Alisyn Camerota, bestselling author and co-host of CNN Newsroom, will speak at Salve Regina
Mosaic Student Newspaper will be hosting Alisyn Camerota, New York Times bestselling author and co-host of CNN Newsroom, on Monday, April 11, at 7 p.m. in the DiStefano Lecture Hall in the Antone Academic Building.
“As the student newspaper, we have it in our yearly agenda to host a speaker in the field of journalism every spring,” described Amanda Valentine ’22, editor in chief of Mosaic and a double major in English communications and global studies. “Due to COVID-19, we’ve been unable to do this for the past two years …. I’m thrilled to be able to see the club host another speaker before I graduate.”
The board and staff writers at Mosaic began their search for speakers late last fall, according to Valentine, and after an agent from Penguin Random House sent them a list of potential speakers, Mosaic was most interested in Camerota and her experience. Everyone involved in Mosaic has spent the last few months organizing and working out logistics, and the newspaper is excited to see it all come to fruition on Monday evening.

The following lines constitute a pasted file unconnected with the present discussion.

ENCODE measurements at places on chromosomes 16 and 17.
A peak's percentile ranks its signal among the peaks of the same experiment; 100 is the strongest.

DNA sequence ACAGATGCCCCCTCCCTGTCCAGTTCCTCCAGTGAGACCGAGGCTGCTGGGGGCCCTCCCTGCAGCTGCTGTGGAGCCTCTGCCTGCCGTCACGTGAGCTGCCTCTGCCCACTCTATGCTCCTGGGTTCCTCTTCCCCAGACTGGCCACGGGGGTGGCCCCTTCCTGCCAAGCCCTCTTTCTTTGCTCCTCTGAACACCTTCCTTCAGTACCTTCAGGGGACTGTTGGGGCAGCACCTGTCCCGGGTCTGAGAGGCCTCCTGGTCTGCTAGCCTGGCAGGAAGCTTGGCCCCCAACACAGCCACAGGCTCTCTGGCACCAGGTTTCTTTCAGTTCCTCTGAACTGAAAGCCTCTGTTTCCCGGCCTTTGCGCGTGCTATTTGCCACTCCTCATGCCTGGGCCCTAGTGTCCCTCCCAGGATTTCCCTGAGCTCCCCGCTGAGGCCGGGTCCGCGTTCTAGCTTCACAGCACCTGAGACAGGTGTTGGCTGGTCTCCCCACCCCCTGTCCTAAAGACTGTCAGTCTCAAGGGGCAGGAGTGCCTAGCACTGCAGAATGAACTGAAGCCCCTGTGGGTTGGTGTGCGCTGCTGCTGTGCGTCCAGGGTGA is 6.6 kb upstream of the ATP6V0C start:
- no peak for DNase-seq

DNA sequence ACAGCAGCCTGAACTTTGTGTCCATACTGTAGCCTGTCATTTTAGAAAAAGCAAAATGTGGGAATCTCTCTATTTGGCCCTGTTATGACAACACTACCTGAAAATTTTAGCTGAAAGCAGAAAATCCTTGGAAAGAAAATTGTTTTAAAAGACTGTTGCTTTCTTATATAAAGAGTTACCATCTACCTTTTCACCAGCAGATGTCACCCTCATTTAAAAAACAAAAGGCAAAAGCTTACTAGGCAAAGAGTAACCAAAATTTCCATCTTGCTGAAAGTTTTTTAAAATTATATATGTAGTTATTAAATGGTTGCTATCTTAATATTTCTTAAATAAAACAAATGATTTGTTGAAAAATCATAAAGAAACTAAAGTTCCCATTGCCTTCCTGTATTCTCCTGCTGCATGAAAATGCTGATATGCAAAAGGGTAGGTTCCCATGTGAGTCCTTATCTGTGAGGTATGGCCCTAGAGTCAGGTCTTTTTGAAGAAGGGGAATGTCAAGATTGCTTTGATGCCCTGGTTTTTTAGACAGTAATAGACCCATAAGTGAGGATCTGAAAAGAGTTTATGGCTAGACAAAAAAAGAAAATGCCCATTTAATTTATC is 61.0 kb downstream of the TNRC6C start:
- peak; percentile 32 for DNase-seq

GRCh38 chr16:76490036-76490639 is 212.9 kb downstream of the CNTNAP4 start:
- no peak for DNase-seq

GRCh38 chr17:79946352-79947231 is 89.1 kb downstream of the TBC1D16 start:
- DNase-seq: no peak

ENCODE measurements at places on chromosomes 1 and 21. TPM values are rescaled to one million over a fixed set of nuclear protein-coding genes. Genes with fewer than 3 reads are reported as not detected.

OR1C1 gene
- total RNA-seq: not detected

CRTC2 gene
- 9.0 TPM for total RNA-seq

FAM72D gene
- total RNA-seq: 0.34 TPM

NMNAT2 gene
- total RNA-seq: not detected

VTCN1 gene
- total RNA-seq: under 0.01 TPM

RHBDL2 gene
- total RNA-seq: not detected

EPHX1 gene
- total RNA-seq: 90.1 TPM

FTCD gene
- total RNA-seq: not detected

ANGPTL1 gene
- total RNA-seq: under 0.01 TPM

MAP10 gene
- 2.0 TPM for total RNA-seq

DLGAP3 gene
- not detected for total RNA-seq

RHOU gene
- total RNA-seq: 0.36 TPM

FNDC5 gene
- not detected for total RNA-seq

What really intrigued the staff writers of Mosaic about Camerota, according to Valentine, was that Camerota is one of only a few reporters who have worked for both CNN and Fox. In such a divided country, an experience like that is very rare. Currently, Camerota is a broadcaster in for the CNN morning program “New Day,” and she also the author of “Amanda Wakes Up,” a novel which speaks to the mostly-unnoticed realities of working as a woman in broadcasting.
Camerota’s also been on the front lines of several impactful movements of the past few years, including the #NeverAgain movement after the Parkland, Florida, shooting and the #MeToo movement.
“As a young woman going into journalism myself, I am so looking forward to hearing about her experiences, both the highs and the challenges she’s had to overcome,” said Valentine. “I am hoping that students will have a better sense of what being a journalist is actually like—there is a distance between on-screen reporters and viewers, with a lot of behind-the-scenes experiences and hard work that go into making the actual broadcast look seamless and effortless.”
Valentine is also hoping that students can take advantage of the opportunity to talk about some of the biggest cultural movements that students have witnessed—and often been involved in—over the past few years, like #MeToo and #NeverAgain.
“Journalism and media has and will continue to play a critical role in all of our day-to-day lives,” said Valentinc. “I think the chance to speak with someone with so much experience on the other end of the flow of communication will be really compelling.”